When I was a junior, I was always most impressed by the top level international passers:
‘How did they know where to stand, even before the server had made a play?’
It lead me to an important question: one which I was still figuring out well into my professional career:
How do you read the serve in volleyball? Bottom Line: The first thing is to recognize the server. Is it a power jump serve or a float serve? This will help you find your starting reception position, which affects how well you can react to the serve. From there, let’s find out what are the best practices for reading the flight of a volleyball serve.
When it comes to actually reading the flight, I’ll have to rely on what worked for me in my own career. Along with some of the best passing advice I’ve ever received:
From Italian volleyball legend Andrea Anastasi, and world-class libero, Luke Perry.
We’ll break it down like this:
Recognizing the server;
Positioning yourself in the court;
How to stand;
How to think (or not think);
Tracking the ball; and
Some final tips for reading the jump serve.
For a more in-depth tutorial on how to pass in the first place, feel free to check out my article here (coming soon!).
#1: Recognizing the server
In this sense, I really do mean recognize: if the server happens to be an old friend, all the better!
The main goal is this: the more information you have on a server before he or she serves, the better.
If you know that your friend always serves the first serve as hard as possible, this is probably useful information.
(There's a limit to this, but we’ll talk more about that in the ‘how to think’ section below).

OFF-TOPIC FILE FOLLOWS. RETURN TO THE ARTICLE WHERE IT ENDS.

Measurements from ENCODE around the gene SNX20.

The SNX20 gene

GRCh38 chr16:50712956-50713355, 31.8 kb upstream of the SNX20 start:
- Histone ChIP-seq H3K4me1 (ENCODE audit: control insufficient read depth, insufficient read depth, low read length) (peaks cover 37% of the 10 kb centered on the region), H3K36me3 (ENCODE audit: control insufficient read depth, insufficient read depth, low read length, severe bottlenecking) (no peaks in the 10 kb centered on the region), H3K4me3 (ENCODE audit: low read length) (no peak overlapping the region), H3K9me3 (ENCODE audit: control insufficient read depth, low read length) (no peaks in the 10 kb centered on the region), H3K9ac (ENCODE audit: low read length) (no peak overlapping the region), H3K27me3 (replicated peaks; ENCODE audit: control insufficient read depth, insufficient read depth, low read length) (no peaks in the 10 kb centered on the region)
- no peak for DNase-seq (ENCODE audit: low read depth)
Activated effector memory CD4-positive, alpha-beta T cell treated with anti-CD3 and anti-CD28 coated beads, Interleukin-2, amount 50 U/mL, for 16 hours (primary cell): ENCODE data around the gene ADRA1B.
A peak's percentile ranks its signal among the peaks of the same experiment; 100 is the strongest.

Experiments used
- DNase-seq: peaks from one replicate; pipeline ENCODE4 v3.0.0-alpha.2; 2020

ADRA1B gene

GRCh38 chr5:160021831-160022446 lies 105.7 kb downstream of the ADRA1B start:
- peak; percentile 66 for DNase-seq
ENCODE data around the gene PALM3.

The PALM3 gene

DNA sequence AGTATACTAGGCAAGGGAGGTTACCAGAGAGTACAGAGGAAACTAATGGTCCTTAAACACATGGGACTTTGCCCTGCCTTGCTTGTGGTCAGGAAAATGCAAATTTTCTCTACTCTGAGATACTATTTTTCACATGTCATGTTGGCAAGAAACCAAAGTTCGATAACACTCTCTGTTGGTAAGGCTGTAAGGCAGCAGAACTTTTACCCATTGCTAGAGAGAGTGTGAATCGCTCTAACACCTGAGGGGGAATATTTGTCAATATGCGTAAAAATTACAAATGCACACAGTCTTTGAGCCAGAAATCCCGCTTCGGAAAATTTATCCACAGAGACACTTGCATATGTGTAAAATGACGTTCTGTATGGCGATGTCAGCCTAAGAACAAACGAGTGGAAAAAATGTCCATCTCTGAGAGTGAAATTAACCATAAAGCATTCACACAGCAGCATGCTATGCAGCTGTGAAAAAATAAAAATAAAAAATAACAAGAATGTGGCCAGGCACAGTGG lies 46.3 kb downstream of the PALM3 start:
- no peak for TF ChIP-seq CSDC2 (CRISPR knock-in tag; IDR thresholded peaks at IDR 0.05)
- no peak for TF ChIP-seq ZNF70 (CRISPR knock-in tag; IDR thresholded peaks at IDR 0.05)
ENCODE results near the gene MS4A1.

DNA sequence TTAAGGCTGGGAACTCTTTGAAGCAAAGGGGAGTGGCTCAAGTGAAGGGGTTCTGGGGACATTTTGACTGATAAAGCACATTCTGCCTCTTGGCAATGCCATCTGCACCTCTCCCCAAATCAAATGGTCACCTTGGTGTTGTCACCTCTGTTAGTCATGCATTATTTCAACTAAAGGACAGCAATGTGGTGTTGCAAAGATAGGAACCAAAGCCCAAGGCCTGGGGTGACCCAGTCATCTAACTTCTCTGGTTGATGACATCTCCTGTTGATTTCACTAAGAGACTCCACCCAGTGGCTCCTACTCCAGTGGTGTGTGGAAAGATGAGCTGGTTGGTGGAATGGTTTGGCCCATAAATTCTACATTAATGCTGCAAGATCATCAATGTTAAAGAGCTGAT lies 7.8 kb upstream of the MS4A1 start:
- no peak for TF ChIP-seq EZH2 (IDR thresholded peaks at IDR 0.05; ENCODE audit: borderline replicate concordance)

And it doesn’t need to be someone that you know personally, either. If you’ve played against a team before, try to remember just one thing about each player:
Do they jump serve or float serve?
This will help you prepare for the serve even as the player is walking back to the baseline:
You can even start reminding your teammates about what’s to come, focusing in on the next action.
The next thing you can do is take a moment to think about the server’s favorite serve.
Do they like to throw in a short float serve?
Does she take a little off the first serve, trying to make sure it goes in?
Can he serve across the court to Position 1? Or does he always serve straight down the line?
You get the point.
And while I don’t want your brain to explode with information and possibilities, it can help to simply keep track of each servers favorite serve.
High Level Volley: On the higher stages, even in college volleyball, learning a server’s tendencies is an important part of the team scouting meeting. Generally speaking, passers (receivers) will watch video on every server that is likely to play for the opposing team. They watch for tendencies--things like the player’s favorite serve, where they serve under pressure, and which passing player a team is most likely to target.
At all levels of volleyball, it’s important to have a strategy going into the match. Something as simple as knowing your opponent’s serving tactics can be a great way to give you team a valuable competitive edge.
#2 Position yourself in the court based on the server
While some coaches may teach you to face your setter in the passing line up, I’m a firm believer in facing the server.
There are a few good reasons for this, but take a look at this VolleyPedia video for a deeper analysis: (coming soon, sorry!)
You will also base your starting position on the type of serve that’s most likely to come.
For jump servers, you want to be at 20ft (6m) or deeper.
For float servers, I recommend standing closer than this: inside 20ft.